You may not have heard of OLED, but the Japanese government has. And on July 9, 2008, it announced that it will support Sony, Sharp and other Japanese manufacturers in a joint development to further develop the screen technology. The overall goal is to increase the lifespan and efficiency of the screens and to create of an affordable 40-inch OLED display panel, which the companies hope to develop by 2015.
The rivals will work together on development, although a Sony spokesman said it will keep the advanced technologies in-house.
OLED (organic light emitting diode) display technology has LCD beat in many categories, including power consumption and color. Development of the tech is still in its infancy, meaning lifespan issues, screen size and particularly price points still prevent it from being a worthwhile option for digital signage. But it has potential.
Ron Mertens, editor of oled-info.com, is optimistic that large-format OLEDs, like those used in digital signage applications, will be produced in the future.
“I’ve been watching OLEDs since 1998 and the technology has always been ‘2-3 years away,'” Mertens said. “Now so many companies like Sony, Samsung, Toshiba, LG and Matsushita are betting on OLEDs that perhaps now it is for real.”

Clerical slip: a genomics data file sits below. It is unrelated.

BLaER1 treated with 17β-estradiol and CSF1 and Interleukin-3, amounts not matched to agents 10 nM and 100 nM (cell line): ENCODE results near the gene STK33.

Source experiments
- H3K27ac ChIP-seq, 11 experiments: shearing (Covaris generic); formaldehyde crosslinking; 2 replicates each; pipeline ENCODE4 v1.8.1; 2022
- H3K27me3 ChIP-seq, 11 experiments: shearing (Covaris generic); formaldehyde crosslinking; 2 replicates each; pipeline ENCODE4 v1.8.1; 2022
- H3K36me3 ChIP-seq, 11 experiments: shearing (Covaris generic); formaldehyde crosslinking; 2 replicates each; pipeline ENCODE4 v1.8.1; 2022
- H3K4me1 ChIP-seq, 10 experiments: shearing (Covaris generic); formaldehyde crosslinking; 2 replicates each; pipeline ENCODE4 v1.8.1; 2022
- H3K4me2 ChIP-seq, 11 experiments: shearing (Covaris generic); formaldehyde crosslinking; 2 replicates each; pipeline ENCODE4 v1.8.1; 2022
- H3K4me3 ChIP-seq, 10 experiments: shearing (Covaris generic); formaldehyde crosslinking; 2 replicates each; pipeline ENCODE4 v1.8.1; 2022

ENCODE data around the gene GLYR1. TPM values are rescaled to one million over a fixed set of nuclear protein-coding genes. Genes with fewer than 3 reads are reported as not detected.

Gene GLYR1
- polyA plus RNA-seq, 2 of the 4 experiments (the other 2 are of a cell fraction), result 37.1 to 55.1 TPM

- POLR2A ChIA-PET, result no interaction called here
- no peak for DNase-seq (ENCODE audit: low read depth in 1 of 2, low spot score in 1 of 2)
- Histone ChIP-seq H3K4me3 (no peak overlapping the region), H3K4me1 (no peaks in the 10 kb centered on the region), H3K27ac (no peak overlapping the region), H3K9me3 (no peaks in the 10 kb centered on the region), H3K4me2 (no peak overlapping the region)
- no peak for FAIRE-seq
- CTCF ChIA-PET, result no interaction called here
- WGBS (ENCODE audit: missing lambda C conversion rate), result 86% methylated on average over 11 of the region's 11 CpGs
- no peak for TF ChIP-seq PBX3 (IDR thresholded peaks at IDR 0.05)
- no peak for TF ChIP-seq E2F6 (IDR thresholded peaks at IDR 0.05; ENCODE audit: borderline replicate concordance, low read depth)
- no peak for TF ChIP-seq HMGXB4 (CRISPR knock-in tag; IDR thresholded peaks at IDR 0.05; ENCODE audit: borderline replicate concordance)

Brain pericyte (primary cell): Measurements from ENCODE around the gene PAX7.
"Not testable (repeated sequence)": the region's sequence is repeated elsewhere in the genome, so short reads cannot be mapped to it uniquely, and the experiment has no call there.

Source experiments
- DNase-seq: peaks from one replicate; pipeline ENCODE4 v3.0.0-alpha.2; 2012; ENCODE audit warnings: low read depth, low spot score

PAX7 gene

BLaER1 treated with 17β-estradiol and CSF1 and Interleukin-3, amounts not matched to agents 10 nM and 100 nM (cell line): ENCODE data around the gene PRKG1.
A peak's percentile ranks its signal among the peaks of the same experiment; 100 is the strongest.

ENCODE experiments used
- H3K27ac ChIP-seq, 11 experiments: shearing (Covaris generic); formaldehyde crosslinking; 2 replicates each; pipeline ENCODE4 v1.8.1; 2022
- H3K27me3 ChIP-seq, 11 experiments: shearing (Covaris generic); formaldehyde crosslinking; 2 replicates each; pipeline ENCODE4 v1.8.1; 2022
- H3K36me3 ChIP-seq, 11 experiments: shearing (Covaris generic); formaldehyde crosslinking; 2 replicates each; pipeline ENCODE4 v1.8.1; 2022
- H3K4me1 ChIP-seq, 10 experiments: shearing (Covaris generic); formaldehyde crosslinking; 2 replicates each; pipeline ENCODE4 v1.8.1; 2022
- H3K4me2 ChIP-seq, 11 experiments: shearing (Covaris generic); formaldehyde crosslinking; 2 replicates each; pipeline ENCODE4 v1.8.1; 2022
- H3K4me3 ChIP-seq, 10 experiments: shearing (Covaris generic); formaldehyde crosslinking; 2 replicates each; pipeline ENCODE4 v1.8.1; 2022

At the moment, OLED displays are only available in small screen sizes and are steep in price. Last year, Sony introduced an 11-inch monitor at the Consumer Electronics Show (CES), the XEL-1, which went on the market for around $2,500. At the Display 2008 show in Tokyo, Sony demonstrated two models of OLED screens â€“ one of which was an 11-inch monitor that is only .3mm thick, one-tenth the thickness of the XEL-1.
A Samsung OLED monitor. Courtesy of Samsung.
Samsung unveiled a 31-inch OLED TV at the January 2008 CES and representatives from Samsung’s Display Interface division said the company is promising much larger screens to come. Representatives from both Sony and Samsung representatives declined to comment on any immediate plans for screens designed for digital signage applications.
A leg up on LCD
OLEDs’ thinness makes the screens very lightweight and is what will most likely attract digital signage users to the screens in the future. It is the working principle behind the technology that allows the screens to be so thin.
According to Eastman Kodak, creators of the first OLED, the technology is created by stacking thin films with positively and negatively charged particles in between. When electricity is applied, it stimulates the particles causing radiation, which causes light. OLED gets the term â€œorganicâ€ because the diodes are made from carbon and hydrogen.
OLEDs provide several advantages in comparison to LCD:
â€¢ Thinness. Since OLEDs emit light, no backlight is required, meaning OLED panels can be produced much thinner than any LCD or plasma screen.
â€¢ Less power consumption. Not having a large backlight also means that OLEDs consume less power, which may be a key selling point in the future as the digital signage industry looks to green initiatives.